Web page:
Elections offer fertile ground for paranoia, thanks to the high stakes involved and the reluctance of many partisans to accept the fact that the public at large won’t always see things their way.

Two popular avenues for conspiracy theorists that invariably get a run in letters-to-the-editor pages (after Labor victories, in particular) are the absence of voter identification requirements and the provision of pencils rather than pens for filling out ballot papers.


The latter concern is the more obviously eccentric of the two, but the weight of evidence to support contentions that either weak spot is being exploited to corrupt the electoral process is the same in each case.

Non-problems though they may be, it would seem that the federal government is gearing up to solve them, following yesterday’s long-awaited publication of the Joint Standing Committee on Electoral Matters’ final report of its inquiry into the 2013 federal election.

So far as voter identification is concerned, the committee’s conclusions come as no surprise, with Coalition members proposing that the regime employed at the recent Queensland state election be adopted federally, while Labor and the Greens have voiced their objections in a dissenting report.

Given the efforts of the Howard government after it secured a Senate majority at the 2004 election — which included greater limitations on voting rights for prisoners and a dramatic shortening of the time in which voters could update their enrolment after an election was called, both of which were struck down by the High Court — it’s easy to entertain the suspicion that the Coalition is attracted to voter identification as an electorally inspired means to place obstacles before marginalised members of society in seeking to exercise their vote.

Nonetheless, the Queensland model entails a commendably liberal approach that addresses the concerns that undoubtedly exist about the existing system, without warranting the talk of “voter suppression” that has legitimately been levelled against similar measures in the United States.

Rather than denying the vote to those unable to provide one of the prescribed forms of identification, it instead withholds their ballots from the count until it is established that the details they provide on a declaration form conform to those on the roll, and that no other attempt has been made to vote under that name.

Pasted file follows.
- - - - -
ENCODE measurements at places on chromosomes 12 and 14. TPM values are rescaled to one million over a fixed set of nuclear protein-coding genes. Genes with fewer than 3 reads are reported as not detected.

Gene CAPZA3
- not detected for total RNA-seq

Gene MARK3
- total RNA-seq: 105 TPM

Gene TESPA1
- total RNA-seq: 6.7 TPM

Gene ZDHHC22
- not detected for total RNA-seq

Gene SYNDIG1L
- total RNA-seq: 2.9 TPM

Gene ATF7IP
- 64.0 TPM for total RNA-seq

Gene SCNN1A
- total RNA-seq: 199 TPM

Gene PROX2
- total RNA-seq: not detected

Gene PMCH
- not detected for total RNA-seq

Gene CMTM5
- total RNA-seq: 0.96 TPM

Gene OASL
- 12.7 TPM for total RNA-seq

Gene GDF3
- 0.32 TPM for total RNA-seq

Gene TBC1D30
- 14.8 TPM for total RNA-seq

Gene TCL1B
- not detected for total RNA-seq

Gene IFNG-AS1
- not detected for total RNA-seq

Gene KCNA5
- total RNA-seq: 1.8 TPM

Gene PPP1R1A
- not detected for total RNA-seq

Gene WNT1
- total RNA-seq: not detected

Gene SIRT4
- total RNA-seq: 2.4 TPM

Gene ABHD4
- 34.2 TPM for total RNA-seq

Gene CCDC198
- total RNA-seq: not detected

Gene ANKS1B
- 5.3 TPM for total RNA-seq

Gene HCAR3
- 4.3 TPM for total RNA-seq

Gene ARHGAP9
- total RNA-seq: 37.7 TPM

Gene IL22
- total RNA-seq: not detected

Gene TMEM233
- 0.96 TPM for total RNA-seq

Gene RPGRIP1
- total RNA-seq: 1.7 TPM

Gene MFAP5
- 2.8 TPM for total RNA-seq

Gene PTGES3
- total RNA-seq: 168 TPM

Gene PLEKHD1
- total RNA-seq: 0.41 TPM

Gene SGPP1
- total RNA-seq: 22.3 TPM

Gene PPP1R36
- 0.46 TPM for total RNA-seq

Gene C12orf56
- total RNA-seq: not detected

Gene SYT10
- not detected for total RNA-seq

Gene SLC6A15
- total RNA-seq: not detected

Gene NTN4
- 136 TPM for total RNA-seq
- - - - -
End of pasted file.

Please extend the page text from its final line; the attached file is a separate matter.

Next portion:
The concept is nonetheless opposed by the Greens as well as Labor, which is moving to revoke the provision now it is back in power in Queensland.

In the dissenting report from Labor and the Greens, it is suggested that voter identification was to blame for the turnout rate at the recent Queensland election being the lowest since 1980. However, the shift was by no means radical — 89.9% of enrolled voters, compared with between 90.5% and 91.0% at the three previous elections — and the election’s highly unusual timing at the height of summer seems at least as likely a culprit.

A more realistic concern for Labor is that the proposal might prove to be the first move in a longer game.

The Queensland regime has already been shown to have worked smoothly in practice, with only a fraction of the voters at the state election availing themselves of the safety net of a declaration vote. There can be little doubt that it would be a similar story at a federal election, should the government get the required cross-bench support to pass the measure through the Senate.

Having dispensed with the argument that voter identification might prove a recipe for polling day chaos, it could then be argued that the declaration vote backstop did nothing to prevent impersonation of deceased voters who remained on the electoral roll. If such concerns were invoked to justify weakening the safety net or removing it altogether, the journey down the road to voter suppression would truly have begun.

The other bone of contention between the major parties relates to the direct enrolment system introduced by the previous government, which allows the Australian Electoral Commission to automatically enrol voters and update details based on data matching with other government agencies.

Presently this operates on an opt-out basis, with the AEC contacting those affected and proceeding with the change if they don’t receive an objection within 28 days. If the Coalition gets its way, it will instead fall to the prospective voter to give the AEC the green light to proceed.

Both the voter identification and direct enrolment issues fit neatly into the broader pattern of the Coalition favouring tighter arrangements and Labor preferring looser ones, since it is generally in the latter’s interests to have as many votes admitted to the count as possible.

As for pencils in polling booths, Antony Green explains they have been favoured as they are “cheaper, can be sharpened if they go blunt and are less likely to be stolen”.

The JSCEM report offers that the committee is “not of the view that pencils are provided for any reason other than to allow voters to mark ballot papers”, but it would presumably prefer that the matter be dispensed with for the sake of a quiet life. On this occasion, Labor and the Greens have been happy to let the recommendation go through to the keeper.